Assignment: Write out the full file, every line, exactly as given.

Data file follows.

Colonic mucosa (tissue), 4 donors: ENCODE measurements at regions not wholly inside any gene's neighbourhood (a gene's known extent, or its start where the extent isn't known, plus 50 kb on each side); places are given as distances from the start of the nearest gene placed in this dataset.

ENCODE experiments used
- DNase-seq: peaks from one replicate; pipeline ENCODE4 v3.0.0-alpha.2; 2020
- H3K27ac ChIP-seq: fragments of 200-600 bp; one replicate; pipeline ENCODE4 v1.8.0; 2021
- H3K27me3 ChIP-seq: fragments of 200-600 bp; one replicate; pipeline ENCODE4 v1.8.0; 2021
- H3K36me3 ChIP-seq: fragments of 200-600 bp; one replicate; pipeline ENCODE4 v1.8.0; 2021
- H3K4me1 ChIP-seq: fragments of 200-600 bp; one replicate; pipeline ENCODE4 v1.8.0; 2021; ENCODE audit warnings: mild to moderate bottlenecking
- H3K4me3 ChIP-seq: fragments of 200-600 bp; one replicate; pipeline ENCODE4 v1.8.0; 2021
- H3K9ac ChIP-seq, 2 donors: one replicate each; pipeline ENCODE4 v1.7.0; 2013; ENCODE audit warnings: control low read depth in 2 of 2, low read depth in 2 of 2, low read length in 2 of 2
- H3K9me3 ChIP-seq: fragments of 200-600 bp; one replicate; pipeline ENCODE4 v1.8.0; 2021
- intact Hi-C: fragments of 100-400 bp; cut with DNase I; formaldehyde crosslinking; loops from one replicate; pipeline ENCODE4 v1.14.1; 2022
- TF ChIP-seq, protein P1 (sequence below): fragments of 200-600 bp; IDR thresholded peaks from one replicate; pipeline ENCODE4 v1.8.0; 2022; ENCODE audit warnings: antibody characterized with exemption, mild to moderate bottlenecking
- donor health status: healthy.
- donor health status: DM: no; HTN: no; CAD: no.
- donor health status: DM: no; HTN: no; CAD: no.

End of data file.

Colonic mucosa (tissue), 4 donors: ENCODE measurements at regions not wholly inside any gene's neighbourhood (a gene's known extent, or its start where the extent isn't known, plus 50 kb on each side); places are given as distances from the start of the nearest gene placed in this dataset.

ENCODE experiments used
- DNase-seq: peaks from one replicate; pipeline ENCODE4 v3.0.0-alpha.2; 2020
- H3K27ac ChIP-seq: fragments of 200-600 bp; one replicate; pipeline ENCODE4 v1.8.0; 2021
- H3K27me3 ChIP-seq: fragments of 200-600 bp; one replicate; pipeline ENCODE4 v1.8.0; 2021
- H3K36me3 ChIP-seq: fragments of 200-600 bp; one replicate; pipeline ENCODE4 v1.8.0; 2021
- H3K4me1 ChIP-seq: fragments of 200-600 bp; one replicate; pipeline ENCODE4 v1.8.0; 2021; ENCODE audit warnings: mild to moderate bottlenecking
- H3K4me3 ChIP-seq: fragments of 200-600 bp; one replicate; pipeline ENCODE4 v1.8.0; 2021
- H3K9ac ChIP-seq, 2 donors: one replicate each; pipeline ENCODE4 v1.7.0; 2013; ENCODE audit warnings: control low read depth in 2 of 2, low read depth in 2 of 2, low read length in 2 of 2
- H3K9me3 ChIP-seq: fragments of 200-600 bp; one replicate; pipeline ENCODE4 v1.8.0; 2021
- intact Hi-C: fragments of 100-400 bp; cut with DNase I; formaldehyde crosslinking; loops from one replicate; pipeline ENCODE4 v1.14.1; 2022
- TF ChIP-seq, protein P1 (sequence below): fragments of 200-600 bp; IDR thresholded peaks from one replicate; pipeline ENCODE4 v1.8.0; 2022; ENCODE audit warnings: antibody characterized with exemption, mild to moderate bottlenecking
- donor health status: healthy.
- donor health status: DM: no; HTN: no; CAD: no.
- donor health status: DM: no; HTN: no; CAD: no.